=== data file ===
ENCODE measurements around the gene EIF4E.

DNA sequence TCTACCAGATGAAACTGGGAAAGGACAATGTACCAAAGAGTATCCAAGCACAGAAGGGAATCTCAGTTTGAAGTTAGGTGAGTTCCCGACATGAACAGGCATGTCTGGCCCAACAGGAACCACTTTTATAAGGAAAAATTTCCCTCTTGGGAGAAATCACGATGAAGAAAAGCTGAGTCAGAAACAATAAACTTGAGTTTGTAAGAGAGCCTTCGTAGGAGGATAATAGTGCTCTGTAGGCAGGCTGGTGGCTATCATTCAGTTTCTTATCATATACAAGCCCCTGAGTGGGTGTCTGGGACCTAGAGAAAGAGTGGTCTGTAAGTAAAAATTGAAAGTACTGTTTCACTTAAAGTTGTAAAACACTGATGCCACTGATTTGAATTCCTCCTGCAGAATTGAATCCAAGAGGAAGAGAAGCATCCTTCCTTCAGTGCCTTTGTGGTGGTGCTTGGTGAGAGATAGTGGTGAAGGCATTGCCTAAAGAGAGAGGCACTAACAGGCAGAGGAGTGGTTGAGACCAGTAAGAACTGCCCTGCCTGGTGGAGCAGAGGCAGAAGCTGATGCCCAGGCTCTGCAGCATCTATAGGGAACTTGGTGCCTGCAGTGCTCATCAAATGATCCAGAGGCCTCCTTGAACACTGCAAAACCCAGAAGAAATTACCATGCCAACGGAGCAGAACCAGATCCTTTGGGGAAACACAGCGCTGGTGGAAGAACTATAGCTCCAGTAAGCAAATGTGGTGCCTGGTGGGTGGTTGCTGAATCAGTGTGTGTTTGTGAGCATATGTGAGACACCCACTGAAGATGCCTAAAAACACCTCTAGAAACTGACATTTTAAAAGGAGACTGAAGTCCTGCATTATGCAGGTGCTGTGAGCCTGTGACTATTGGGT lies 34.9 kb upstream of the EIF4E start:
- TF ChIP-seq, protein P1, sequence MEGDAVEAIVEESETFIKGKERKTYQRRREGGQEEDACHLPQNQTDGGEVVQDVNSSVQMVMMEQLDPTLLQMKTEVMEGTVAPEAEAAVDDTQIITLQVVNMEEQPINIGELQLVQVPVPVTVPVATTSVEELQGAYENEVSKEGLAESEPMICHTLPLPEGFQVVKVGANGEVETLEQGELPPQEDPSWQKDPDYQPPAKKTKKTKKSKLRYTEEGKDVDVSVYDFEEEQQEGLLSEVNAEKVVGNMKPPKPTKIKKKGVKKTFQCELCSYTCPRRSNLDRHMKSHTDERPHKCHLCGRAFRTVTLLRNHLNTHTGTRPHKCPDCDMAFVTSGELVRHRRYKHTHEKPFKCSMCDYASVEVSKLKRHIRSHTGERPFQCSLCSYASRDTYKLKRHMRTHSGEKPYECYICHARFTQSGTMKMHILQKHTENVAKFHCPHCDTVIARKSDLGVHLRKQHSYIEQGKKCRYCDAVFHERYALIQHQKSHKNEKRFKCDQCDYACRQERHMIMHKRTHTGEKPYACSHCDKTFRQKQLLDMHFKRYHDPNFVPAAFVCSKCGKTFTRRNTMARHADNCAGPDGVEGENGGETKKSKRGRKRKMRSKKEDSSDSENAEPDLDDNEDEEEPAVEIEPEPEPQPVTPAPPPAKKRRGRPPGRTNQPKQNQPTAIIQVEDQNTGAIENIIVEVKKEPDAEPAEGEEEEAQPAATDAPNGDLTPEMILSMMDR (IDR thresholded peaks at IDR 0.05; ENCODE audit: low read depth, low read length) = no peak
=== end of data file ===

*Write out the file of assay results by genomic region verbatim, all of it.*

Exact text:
ENCODE measurements around the gene EIF4E.

DNA sequence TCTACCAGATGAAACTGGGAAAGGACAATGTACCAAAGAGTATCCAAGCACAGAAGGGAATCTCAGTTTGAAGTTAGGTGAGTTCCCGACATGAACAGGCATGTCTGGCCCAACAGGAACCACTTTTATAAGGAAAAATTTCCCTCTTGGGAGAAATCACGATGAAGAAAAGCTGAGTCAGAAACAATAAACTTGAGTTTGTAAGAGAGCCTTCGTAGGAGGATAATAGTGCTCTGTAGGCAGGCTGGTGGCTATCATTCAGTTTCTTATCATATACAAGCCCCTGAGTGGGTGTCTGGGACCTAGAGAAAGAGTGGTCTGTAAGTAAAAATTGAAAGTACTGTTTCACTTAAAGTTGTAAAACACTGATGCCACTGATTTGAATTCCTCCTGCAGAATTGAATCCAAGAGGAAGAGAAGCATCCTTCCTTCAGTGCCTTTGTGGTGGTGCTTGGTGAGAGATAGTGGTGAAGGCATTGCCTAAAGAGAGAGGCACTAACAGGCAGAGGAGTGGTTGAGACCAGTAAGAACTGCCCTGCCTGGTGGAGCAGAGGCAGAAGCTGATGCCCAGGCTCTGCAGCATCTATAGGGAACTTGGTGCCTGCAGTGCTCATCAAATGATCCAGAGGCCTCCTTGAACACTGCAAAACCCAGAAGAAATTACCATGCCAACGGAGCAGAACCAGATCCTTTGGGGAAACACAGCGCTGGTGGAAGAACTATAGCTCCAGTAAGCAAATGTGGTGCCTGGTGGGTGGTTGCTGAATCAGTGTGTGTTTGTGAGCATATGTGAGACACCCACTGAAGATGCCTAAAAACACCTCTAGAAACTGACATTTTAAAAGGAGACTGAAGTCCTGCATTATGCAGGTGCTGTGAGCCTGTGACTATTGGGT lies 34.9 kb upstream of the EIF4E start:
- TF ChIP-seq, protein P1, sequence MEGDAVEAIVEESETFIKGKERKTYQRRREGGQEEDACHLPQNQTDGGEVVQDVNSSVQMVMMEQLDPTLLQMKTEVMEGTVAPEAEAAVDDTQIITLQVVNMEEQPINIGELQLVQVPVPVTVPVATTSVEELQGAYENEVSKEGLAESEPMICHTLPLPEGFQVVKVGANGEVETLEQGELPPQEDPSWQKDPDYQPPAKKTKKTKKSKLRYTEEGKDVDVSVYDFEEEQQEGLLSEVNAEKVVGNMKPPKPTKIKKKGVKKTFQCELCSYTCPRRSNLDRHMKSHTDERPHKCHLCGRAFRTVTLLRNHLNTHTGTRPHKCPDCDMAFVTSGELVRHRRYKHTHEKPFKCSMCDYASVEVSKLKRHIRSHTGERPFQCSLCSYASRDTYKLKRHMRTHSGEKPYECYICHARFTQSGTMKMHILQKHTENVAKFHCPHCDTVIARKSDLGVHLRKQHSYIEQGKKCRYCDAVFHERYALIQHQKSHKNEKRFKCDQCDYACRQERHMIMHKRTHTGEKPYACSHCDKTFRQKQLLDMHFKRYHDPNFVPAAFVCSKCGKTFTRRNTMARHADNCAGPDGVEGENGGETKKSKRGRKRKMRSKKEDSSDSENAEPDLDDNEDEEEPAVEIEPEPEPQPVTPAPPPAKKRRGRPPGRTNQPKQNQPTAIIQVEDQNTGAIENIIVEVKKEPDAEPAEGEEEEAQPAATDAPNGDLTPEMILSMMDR (IDR thresholded peaks at IDR 0.05; ENCODE audit: low read depth, low read length) = no peak